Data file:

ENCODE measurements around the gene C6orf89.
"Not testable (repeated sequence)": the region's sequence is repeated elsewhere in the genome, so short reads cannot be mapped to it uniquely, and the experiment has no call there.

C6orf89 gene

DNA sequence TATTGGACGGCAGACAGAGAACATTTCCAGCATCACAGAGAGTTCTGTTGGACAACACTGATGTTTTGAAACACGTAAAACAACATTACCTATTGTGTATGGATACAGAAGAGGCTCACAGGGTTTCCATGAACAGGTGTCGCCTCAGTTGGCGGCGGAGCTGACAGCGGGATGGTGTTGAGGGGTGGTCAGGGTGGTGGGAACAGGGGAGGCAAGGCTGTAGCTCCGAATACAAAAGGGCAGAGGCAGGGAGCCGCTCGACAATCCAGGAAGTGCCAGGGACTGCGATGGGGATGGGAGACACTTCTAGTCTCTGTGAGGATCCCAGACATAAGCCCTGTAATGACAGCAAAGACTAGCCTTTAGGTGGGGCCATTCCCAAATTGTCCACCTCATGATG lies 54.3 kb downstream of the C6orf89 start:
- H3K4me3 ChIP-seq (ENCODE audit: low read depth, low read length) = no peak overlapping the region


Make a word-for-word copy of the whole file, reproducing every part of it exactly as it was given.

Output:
ENCODE measurements around the gene C6orf89.
"Not testable (repeated sequence)": the region's sequence is repeated elsewhere in the genome, so short reads cannot be mapped to it uniquely, and the experiment has no call there.

C6orf89 gene

DNA sequence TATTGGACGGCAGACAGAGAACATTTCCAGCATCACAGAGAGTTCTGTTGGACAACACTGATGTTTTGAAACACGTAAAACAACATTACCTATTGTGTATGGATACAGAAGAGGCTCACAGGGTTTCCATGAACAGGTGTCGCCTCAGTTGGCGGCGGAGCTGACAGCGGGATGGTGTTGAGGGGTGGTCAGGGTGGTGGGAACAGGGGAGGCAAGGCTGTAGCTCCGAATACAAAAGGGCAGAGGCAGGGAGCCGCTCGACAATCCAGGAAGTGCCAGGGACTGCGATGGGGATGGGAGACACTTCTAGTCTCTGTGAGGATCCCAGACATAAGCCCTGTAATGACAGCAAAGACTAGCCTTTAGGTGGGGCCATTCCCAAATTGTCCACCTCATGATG lies 54.3 kb downstream of the C6orf89 start:
- H3K4me3 ChIP-seq (ENCODE audit: low read depth, low read length) = no peak overlapping the region